– user20636
    Commented Aug 22, 2019 at 8:50
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    $\begingroup$ @StarMan "Assuming there's no zoom on each camera" sounds very much like you think there's some standard angle of view of a camera that can be called no zoom. But there doesn't exist such a standard. There's no reason to believe that the angle of view of a computer simulation would be the same as the angle of view of a photo of a random satellite. $\endgroup$
    – JiK
    Commented Aug 22, 2019 at 19:14

As others have noted, the ISS orbits the earth extraordinarily quickly, and that explains the discrepancy. However, there may still be a small error in your simulation.

Whether or not there is an error depends on where you intend the "camera" to be. My suspicion is that your simulation was created as follows:

  • Make a sphere at the origin, inclined 23 degrees.
  • Texture the sphere to look like the Earth.
  • Put a light at some distance along, say, the z axis.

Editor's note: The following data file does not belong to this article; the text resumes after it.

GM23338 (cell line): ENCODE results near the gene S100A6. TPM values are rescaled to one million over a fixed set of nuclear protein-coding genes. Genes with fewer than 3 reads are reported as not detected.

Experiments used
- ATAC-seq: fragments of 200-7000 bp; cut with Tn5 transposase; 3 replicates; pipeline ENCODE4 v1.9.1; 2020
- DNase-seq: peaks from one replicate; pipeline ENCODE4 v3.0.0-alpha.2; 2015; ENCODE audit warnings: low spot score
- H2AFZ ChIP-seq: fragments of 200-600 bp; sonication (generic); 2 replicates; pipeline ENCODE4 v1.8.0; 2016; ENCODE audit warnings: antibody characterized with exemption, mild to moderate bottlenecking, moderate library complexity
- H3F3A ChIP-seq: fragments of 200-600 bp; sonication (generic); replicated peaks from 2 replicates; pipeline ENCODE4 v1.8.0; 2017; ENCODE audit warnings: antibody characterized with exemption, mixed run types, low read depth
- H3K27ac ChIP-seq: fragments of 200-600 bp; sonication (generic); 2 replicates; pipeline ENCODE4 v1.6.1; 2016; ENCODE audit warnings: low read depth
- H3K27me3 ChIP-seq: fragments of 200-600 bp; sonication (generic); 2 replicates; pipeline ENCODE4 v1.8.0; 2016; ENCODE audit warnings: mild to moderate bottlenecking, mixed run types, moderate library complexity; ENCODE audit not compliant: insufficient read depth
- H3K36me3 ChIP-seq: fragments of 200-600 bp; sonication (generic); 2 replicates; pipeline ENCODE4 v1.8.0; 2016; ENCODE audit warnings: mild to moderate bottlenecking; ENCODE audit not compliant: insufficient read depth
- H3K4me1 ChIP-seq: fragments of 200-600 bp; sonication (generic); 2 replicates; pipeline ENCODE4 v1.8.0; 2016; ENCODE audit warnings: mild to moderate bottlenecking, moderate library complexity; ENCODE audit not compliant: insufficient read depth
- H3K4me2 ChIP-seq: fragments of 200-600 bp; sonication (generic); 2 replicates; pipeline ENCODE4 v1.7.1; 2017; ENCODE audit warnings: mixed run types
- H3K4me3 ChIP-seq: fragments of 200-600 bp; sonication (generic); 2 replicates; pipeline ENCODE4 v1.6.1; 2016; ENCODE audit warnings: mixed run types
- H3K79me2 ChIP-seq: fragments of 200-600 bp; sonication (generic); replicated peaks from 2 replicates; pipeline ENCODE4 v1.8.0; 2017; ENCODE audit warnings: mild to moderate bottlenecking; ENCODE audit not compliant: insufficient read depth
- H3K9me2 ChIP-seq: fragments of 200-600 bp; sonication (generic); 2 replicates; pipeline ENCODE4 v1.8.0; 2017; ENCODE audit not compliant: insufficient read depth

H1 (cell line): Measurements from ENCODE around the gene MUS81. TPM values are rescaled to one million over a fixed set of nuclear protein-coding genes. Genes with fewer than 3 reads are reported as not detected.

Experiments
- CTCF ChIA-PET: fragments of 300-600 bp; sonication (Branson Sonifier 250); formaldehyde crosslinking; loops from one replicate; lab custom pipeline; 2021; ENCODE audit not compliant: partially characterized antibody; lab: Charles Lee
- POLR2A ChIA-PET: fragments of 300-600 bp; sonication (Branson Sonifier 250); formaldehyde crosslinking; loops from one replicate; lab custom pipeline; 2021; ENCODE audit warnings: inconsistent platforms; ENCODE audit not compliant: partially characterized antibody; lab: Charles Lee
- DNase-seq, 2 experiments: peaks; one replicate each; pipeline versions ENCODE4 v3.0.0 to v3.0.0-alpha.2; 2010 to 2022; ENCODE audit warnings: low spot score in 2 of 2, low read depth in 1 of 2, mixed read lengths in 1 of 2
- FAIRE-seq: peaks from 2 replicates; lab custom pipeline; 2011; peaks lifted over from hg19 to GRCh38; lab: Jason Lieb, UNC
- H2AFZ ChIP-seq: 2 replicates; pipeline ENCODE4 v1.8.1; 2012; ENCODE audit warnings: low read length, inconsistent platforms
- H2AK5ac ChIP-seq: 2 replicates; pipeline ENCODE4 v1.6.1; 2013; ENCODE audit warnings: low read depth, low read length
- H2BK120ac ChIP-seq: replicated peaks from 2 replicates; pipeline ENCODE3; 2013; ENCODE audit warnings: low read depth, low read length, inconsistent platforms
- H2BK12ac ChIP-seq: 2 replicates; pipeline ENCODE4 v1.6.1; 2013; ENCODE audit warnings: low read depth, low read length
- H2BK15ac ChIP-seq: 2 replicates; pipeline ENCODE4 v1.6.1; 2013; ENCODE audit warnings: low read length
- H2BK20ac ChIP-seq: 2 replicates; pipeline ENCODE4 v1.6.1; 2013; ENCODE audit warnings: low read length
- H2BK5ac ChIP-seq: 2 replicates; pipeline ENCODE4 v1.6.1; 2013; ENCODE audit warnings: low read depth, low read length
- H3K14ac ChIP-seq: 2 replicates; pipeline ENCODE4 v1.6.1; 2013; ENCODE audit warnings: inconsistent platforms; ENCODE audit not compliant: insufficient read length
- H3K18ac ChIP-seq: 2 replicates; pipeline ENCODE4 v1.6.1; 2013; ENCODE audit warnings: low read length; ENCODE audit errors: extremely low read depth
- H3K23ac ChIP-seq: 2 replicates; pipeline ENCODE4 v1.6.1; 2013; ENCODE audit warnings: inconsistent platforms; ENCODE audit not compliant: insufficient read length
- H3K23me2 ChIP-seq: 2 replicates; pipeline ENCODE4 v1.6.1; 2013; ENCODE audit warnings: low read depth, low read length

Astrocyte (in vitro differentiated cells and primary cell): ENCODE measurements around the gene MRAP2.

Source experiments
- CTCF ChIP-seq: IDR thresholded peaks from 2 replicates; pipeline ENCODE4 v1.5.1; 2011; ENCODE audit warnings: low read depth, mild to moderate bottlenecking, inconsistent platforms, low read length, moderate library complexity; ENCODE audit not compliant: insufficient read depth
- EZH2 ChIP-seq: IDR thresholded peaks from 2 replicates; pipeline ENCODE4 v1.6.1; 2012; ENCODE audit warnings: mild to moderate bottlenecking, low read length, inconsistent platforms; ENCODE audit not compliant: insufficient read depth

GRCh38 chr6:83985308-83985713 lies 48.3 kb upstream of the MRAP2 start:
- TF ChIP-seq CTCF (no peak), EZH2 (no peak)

• Place the camera somewhere on the z axis.
  • Spin the earth at one rotation per 24 hours on its inclined axis.
  • Capture 12 hours of video.

But that's not a realistic simulation of the earth, for the somewhat obvious reason that the Earth is in orbit around the Sun.

People who have not studied astronomy or horology are often surprised to learn these two facts:

  • The time between two noons at a given point on the Earth is not 24 hours.
  • The time it takes for the Earth to spin on its axis is not 24 hours either.

Surely that's what you were taught, but that is completely wrong. (In fact, my grade 12 physics teacher of all people had a bunch of completely wrong beliefs about the length of the day and would not believe me when I tried to explain it to him. If science teachers cannot be bothered to get it right, it is no wonder that students don't get it right either.)

To take the second point first: the Earth spins on its axis in 23 hours, 56 minutes and 4.1 seconds. The amount that nearby stars move relative to each other in a day is incredibly small, so let's pretend that it is zero, and that your camera is fixed in place with respect to those stars. From that perspective, in the course of a day you would see two things:

  • The Earth would rotate exactly once in 23h56m4.1s -- one sidereal day
  • The Earth would move approximately 1/365.25th of its orbit around the sun.

It is the combination of those two movements that makes it appear to us -- prisoners of gravity, stuck to the surface of the Earth -- that the day is on average 24 hours long. (Notice that one sidereal day is 1/365.25th shorter than a mean solar day; that's not a coincidence!)